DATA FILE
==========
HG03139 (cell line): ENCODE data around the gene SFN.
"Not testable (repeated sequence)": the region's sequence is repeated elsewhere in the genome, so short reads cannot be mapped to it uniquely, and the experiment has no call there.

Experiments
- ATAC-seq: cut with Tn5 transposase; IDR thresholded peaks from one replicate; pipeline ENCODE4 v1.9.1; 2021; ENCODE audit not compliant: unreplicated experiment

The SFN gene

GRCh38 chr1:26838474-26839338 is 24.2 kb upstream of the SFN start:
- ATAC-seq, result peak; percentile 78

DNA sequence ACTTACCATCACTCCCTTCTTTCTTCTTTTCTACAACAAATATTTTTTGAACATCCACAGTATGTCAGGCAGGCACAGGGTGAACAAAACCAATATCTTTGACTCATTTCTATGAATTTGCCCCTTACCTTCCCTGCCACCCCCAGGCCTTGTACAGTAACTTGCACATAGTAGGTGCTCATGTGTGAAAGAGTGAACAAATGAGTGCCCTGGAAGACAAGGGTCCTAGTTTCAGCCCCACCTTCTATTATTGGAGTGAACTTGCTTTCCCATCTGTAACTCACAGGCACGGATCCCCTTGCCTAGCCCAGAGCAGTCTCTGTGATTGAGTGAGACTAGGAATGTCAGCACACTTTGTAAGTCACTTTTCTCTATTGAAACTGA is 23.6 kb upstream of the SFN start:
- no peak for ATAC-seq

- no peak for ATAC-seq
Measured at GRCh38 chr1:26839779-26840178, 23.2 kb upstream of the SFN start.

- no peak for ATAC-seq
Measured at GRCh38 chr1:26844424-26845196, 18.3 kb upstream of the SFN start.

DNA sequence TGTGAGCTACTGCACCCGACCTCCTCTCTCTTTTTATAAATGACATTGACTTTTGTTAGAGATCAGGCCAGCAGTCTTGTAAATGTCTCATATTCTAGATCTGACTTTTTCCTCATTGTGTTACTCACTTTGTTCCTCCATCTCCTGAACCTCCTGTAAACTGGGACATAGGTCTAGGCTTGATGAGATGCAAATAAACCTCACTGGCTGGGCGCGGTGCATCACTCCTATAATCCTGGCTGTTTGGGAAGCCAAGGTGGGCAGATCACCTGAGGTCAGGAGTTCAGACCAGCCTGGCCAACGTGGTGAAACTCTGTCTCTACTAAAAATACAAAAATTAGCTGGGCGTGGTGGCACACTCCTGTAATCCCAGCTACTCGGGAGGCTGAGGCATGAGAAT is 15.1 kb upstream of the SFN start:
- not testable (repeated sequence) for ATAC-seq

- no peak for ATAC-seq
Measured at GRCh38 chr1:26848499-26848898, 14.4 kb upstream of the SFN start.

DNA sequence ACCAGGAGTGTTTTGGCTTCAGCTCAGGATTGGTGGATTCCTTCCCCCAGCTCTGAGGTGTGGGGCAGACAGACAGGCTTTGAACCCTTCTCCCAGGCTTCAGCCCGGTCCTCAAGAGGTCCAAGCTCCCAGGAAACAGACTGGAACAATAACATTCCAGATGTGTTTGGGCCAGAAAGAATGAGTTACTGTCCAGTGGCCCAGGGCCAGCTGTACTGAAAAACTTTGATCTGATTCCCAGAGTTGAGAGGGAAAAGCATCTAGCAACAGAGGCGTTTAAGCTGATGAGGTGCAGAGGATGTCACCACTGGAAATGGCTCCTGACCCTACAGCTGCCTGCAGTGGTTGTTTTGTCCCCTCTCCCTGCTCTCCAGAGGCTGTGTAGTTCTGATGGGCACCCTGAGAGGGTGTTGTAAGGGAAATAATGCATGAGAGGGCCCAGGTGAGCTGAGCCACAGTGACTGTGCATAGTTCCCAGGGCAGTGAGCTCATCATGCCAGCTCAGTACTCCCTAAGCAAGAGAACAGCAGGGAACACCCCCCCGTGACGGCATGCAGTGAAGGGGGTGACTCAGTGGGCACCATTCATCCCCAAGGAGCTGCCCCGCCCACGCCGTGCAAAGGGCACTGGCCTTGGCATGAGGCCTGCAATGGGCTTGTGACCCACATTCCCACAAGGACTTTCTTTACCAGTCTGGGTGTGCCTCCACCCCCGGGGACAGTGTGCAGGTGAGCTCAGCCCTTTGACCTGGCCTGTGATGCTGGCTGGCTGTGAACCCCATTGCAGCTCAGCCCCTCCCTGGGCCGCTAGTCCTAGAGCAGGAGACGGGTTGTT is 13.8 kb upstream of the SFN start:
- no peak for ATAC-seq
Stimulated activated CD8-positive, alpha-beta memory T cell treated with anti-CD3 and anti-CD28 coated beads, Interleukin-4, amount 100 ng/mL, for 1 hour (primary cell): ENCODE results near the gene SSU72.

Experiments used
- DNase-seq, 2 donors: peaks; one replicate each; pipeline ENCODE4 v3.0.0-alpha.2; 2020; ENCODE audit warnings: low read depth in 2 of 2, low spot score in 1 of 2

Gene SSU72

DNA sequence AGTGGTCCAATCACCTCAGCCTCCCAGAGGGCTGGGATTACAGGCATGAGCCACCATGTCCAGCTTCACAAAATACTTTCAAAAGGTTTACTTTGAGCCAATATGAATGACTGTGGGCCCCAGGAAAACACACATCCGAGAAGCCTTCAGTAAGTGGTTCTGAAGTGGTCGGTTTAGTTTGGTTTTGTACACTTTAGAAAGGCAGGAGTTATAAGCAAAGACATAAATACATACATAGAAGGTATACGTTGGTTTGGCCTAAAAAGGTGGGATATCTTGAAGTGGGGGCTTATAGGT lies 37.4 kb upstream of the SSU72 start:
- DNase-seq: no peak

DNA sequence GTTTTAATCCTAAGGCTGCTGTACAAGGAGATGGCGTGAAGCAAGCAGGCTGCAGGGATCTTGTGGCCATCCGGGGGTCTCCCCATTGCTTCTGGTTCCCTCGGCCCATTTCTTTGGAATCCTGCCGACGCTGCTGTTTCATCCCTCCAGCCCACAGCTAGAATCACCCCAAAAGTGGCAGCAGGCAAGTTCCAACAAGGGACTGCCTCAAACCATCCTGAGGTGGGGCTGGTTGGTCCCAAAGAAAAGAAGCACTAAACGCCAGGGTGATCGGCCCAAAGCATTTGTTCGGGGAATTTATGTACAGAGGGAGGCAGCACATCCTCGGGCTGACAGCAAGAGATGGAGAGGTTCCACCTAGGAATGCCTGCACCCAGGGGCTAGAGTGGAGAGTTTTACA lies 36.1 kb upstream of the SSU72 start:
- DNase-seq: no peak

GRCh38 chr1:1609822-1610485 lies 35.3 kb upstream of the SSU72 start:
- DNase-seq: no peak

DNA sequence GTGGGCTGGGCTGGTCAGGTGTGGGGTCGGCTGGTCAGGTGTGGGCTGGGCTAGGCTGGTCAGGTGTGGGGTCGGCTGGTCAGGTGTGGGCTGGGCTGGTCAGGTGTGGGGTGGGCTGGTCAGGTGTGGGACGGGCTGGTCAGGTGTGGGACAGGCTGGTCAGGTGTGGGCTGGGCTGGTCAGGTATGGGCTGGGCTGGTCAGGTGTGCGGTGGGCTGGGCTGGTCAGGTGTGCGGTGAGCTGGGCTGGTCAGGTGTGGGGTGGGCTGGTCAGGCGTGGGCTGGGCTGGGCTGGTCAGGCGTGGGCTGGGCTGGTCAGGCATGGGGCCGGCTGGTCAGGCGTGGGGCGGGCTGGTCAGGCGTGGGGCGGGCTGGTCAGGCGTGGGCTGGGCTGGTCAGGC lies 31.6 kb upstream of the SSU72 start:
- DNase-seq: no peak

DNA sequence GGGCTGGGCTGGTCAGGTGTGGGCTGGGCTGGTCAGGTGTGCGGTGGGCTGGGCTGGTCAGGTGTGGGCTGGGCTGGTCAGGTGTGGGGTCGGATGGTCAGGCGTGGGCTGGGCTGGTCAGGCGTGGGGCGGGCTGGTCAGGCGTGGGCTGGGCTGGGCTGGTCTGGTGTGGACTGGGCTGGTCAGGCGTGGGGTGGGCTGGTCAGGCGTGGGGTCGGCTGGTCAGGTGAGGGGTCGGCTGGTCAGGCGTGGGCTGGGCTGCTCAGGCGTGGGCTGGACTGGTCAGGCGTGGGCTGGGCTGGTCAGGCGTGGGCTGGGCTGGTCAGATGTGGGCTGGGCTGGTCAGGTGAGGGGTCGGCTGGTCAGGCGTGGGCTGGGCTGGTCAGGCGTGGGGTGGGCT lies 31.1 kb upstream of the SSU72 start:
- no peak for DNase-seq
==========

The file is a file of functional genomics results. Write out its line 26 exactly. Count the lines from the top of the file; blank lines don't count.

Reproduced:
DNA sequence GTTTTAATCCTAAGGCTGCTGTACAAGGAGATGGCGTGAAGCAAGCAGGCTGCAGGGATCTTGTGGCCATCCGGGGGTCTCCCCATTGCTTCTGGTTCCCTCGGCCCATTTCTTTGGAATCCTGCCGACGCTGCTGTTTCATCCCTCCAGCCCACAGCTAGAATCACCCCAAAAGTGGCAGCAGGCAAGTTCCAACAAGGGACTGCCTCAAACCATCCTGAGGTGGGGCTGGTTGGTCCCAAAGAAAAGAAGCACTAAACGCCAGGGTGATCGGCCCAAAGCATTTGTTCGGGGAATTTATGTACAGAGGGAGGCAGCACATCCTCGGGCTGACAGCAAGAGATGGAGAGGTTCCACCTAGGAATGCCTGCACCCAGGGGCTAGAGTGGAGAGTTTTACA lies 36.1 kb upstream of the SSU72 start: